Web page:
The Mystery of the Haunted Vampire

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Saturday, December 31, 2005

Happy New Year!

Happy New Year! from The Mystery of the Haunted Vampire. Verse One Should auld acquaintance be forgot, And never brought to mind? Should auld acquaintance be forgot, And auld lang syne? Chorus For auld lang syne, my dear For auld Lang syne, We'll tak a cup o kindness yet, For auld lang syne! Verse Two And there's a hand my trusty fiere, And gie's a hand o thine And we'll tak a right guid-willie waught, For auld lang syne Chorus For auld lang syne, my dear For auld Lang syne, We'll tak a cup o kindness yet, For auld lang syne!

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Friday, December 30, 2005

Podcast: C&L Interviews Joe Dante

25 minutes-worth of John Amato from Crooks & Liars talkin' with Joe Dante, here. MP3 format, with some of John's questions to Joe edited out in the interest of space...

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CSI: Kindergarten

So, what with this being winter break and all, we signed The Boy up for 2 weeks of science camp at the Pacific Science Center. Each week has been loosely organized around a single theme, and the second week's been mostly about light and sound. They're covering some basics about optics and acoustics, and part of what the camp does during the day is to go on mini-field trips to the part of the science center that most closely relates to whatever the topic of the day is. This week, they've been drawing largely upon the Whodunit exhibit:

Visitors walk into a robbery scene at the Memory Diner. When the police respond, the short-order cook is the only witness. How reliable is he? Are the crimes related? Did the suspect leave clues at the diner? Visitors gather evidence at the scene and visit hands-on stations to solve the crime. Stations throughout the exhibit have activities geared for all ages of visitors.
One of the stations within this exhibit is a virtual autopsy: an abstract, stark white mannequin lies on a table, while a video of a post-mortem being performed on a murder victim (small caliber gunshot wound to the chest) is projected upon its chest. It looks pretty cool, but the last time I was at the Science Center with The Boy, it was getting late, he was getting overtired, and I wasn't sure how he'd deal with the autopsy (I was pretty sure he'd be okay with it, but you never know) so I heeded the "Not recommended for small children" sign and gently steered him on to other things. So yesterday, I'm picking him up after camp, and as we're driving away, he says "Dad, I don't know why you didn't let me see the body being cut open - it was really cool." Well, scratch that parenting effort... "Oh? Did your teachers take you into it?" "No. But the older kids went in there, and I'm sure they had permission." Hmmm. I'm not, but, hey... okay. As a result of his self-selected learning experience, on the ride home we discussed (at his prompting):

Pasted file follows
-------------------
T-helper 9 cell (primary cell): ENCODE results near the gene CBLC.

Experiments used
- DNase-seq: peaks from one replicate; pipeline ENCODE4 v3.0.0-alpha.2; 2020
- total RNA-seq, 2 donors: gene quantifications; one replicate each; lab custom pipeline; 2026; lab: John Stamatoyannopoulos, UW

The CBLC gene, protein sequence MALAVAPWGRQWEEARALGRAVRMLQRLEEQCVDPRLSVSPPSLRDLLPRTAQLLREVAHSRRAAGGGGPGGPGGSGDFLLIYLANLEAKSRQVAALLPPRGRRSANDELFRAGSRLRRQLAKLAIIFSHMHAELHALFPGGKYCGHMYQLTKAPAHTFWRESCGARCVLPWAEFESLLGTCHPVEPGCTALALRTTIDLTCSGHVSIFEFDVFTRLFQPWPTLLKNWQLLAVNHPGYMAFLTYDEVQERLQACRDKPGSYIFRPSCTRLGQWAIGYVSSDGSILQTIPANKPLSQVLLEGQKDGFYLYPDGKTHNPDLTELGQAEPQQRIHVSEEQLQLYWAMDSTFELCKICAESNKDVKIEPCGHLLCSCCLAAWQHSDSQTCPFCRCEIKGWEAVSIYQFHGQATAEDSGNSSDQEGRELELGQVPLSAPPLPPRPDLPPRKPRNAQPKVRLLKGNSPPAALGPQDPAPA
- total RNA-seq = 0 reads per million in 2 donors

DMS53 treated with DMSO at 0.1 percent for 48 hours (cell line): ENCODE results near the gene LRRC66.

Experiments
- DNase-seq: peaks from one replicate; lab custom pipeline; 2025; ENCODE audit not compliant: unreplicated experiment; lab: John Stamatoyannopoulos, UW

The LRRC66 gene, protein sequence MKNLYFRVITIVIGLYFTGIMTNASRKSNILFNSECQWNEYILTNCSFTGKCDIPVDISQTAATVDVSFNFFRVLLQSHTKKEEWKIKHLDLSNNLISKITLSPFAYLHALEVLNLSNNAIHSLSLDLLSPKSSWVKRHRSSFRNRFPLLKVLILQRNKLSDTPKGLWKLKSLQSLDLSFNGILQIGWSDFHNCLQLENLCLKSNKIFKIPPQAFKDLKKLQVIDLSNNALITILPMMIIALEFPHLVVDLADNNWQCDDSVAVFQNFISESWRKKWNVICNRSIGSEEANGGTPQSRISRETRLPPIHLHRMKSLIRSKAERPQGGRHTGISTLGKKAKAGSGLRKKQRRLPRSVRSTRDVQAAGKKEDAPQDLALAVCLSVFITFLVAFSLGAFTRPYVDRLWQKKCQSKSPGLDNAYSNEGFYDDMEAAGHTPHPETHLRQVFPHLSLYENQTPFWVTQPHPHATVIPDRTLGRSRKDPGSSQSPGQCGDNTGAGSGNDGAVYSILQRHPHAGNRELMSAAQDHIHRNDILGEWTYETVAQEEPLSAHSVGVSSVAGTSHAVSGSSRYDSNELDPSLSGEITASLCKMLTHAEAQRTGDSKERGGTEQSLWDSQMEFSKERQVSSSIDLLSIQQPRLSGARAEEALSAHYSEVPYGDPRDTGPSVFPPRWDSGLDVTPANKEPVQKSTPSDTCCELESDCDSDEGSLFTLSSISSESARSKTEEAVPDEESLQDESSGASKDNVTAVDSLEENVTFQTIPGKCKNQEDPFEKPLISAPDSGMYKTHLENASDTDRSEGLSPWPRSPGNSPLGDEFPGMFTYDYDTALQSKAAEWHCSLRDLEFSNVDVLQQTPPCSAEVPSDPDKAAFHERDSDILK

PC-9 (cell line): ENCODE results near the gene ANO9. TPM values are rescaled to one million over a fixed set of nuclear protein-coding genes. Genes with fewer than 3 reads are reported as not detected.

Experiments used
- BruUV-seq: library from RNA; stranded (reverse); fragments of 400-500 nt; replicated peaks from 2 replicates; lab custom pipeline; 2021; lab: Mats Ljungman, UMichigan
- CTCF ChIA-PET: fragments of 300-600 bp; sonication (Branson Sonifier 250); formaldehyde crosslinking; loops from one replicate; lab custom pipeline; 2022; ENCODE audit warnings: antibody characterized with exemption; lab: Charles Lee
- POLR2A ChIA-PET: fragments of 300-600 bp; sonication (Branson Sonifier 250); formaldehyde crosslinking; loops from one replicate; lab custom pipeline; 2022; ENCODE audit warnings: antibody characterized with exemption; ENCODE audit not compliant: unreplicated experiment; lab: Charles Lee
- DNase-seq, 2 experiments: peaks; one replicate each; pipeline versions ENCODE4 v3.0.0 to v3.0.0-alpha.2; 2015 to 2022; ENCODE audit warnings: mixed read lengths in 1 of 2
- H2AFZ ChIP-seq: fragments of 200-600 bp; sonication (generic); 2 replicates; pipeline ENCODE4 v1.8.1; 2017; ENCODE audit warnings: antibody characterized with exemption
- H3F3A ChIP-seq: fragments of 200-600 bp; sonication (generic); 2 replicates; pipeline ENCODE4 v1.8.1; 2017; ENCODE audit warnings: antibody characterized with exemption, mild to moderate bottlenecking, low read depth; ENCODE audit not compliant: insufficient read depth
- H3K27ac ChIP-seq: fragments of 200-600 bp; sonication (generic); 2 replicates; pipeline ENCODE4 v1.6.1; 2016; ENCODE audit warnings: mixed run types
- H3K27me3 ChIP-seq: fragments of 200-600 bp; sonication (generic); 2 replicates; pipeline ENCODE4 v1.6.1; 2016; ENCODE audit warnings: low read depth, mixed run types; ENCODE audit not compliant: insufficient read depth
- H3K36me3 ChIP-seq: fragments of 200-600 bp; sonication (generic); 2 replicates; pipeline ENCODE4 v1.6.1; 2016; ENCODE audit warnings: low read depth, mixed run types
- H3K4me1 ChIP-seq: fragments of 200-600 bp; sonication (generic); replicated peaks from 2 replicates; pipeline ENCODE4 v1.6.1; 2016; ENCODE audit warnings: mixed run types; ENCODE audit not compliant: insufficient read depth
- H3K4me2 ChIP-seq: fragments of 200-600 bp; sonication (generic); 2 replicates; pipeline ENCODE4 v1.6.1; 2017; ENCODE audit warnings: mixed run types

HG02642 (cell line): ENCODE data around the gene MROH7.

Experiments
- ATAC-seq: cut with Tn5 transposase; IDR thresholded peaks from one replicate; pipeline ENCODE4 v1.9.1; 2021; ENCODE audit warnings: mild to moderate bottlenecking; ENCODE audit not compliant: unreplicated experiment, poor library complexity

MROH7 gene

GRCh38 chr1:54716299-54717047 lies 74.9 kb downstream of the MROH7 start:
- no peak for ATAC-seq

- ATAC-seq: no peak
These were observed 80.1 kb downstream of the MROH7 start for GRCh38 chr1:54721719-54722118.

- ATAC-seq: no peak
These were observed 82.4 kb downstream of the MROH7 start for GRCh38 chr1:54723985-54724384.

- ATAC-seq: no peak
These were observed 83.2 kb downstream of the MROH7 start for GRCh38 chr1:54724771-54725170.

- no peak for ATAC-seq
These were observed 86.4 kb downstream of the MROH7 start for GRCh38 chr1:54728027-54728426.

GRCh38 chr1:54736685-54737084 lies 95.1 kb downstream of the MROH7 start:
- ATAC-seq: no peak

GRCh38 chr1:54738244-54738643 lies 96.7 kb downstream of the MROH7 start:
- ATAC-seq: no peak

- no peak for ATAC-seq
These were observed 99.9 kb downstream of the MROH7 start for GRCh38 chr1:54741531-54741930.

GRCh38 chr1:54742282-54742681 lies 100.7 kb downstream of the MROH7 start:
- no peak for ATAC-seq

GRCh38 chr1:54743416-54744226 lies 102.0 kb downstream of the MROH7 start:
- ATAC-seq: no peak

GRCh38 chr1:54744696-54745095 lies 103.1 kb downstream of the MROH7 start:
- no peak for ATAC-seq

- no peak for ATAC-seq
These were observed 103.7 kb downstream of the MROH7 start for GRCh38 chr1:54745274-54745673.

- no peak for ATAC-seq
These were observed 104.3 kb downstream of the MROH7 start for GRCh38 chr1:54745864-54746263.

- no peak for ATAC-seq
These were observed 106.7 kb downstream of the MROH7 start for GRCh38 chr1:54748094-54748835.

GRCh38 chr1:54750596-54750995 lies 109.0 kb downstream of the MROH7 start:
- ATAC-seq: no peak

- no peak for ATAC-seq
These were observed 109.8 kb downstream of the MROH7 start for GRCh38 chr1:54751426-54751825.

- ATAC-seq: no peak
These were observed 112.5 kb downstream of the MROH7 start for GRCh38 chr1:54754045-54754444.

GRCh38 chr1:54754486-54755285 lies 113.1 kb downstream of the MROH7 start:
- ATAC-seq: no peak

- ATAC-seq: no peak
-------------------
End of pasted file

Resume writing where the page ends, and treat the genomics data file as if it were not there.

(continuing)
• Why people are squeamish about the insides of bodies
  • Why people are squeamish about the outsides of bodies (he didn't understand why the lower half of the corpse was covered by a sheet)
  • How guns work - what makes the 'bang', what pushes the bullet out
  • How bullets kill people if they're so small
  • Those were the in-depth discussions; we also touched upon ballistics and the forensics of tool marks (rifling on bullets). How's that for an afternoon discussion with a 5 1/2 year old? I'll say this - he certainly doesn't have a one-track mind... [x-posted from my blog, protected static]

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    Wednesday, December 28, 2005

    Vincent Schiavelli, RIP

    One of the great character actors, Vincent Schiavelli, died Monday at his home in Sicily. He was in many of my favorite films, the George Zucco of my generation if you will. He was 57. Schiavelli played parts in Blade Runner, The People vs. Larry Flynt, Lord of Illusions, Lurking Fear, Corpse Killer, Ghost, Amadeus and Fast Times at Ridgemont High. But my favorite role of his was playing the alien John O'Connor in The Adventures of Buckaroo Banzai Across the 8th Dimension. He was wonderfully quirky.

    John O'Connor: They're only monkey-boys. We can crush them here on earth, Lord Whorfin.
    Rest in peace, Mr. Schiavelli.

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    Texas grass fire

    From The Associated Press:

    The hardest-hit community during Tuesday's blazes was Cross Plains, a West Texas ranching and oil-gas town of 1,000 people some 240 kilometres from Dallas. It lost about 50 homes and a church. One person was killed and at least three were unaccounted for after the flames raced through brush dried out by the region's worst drought in 50 years. "We had a tornado here years ago and we thought that was devastating. This lasted for hours and hours," said Patricia Cook, a special education aide whose home was saved by her 18-year-old son, J.D., and a friend. They saw the flames approaching the house from across a field and ran to save it. "The fire was literally nipping at their heels," she said. "He just picked up the hose and started watering things down." The fire spared a town landmark: the nearly century-old house, now a museum, of Robert E. Howard, author of the Conan the Barbarian books.
    Here's the official Robert E. Howard web site. Condolences to the families of the dead.

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    Blood: The Last Vampire

    The Sydney (Australia) Morning Herald reviews the anime Blood: The Last Vampire: